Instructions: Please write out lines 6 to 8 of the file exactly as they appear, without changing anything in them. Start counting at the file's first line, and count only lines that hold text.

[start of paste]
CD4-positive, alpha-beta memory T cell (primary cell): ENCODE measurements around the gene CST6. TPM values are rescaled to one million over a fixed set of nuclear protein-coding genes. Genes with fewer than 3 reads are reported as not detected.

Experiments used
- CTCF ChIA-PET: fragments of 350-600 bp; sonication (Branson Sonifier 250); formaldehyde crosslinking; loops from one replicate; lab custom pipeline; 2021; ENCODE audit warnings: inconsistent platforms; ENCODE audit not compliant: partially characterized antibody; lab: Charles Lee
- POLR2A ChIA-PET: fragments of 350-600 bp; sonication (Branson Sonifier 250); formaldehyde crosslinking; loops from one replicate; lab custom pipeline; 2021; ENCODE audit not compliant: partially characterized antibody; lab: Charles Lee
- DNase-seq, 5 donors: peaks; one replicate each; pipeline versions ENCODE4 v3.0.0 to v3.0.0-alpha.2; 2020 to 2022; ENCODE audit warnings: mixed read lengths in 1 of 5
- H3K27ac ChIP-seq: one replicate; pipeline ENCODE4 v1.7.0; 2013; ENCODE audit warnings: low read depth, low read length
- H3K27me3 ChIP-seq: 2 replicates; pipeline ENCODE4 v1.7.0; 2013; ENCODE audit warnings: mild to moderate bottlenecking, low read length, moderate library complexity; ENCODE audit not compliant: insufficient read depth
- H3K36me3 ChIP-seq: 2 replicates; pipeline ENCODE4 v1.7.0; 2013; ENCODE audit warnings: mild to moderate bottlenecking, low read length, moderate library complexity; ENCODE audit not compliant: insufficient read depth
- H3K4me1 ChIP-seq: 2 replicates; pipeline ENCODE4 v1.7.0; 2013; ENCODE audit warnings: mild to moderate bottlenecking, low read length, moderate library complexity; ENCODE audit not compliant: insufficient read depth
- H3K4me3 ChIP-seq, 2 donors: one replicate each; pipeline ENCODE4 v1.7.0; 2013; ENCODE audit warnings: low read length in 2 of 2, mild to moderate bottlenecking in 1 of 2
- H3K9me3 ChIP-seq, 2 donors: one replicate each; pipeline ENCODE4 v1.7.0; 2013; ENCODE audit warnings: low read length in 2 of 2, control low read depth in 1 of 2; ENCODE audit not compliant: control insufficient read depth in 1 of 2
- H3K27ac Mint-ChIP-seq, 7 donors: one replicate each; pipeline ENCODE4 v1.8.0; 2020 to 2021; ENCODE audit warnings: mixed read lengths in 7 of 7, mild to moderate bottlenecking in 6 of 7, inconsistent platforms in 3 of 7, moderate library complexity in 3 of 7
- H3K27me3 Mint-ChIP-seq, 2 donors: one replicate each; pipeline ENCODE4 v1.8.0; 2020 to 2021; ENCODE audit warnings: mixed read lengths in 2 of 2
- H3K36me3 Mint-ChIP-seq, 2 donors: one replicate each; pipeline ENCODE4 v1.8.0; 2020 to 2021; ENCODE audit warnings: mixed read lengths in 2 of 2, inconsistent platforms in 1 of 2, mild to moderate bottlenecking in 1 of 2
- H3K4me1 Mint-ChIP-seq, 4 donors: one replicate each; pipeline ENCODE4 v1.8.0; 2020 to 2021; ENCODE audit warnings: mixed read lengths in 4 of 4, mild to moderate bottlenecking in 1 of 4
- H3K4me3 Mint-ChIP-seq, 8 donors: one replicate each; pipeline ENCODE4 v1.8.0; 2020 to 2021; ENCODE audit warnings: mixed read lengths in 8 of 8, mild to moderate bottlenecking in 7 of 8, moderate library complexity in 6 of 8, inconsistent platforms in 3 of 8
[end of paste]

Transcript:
- H3K27ac ChIP-seq: one replicate; pipeline ENCODE4 v1.7.0; 2013; ENCODE audit warnings: low read depth, low read length
- H3K27me3 ChIP-seq: 2 replicates; pipeline ENCODE4 v1.7.0; 2013; ENCODE audit warnings: mild to moderate bottlenecking, low read length, moderate library complexity; ENCODE audit not compliant: insufficient read depth
- H3K36me3 ChIP-seq: 2 replicates; pipeline ENCODE4 v1.7.0; 2013; ENCODE audit warnings: mild to moderate bottlenecking, low read length, moderate library complexity; ENCODE audit not compliant: insufficient read depth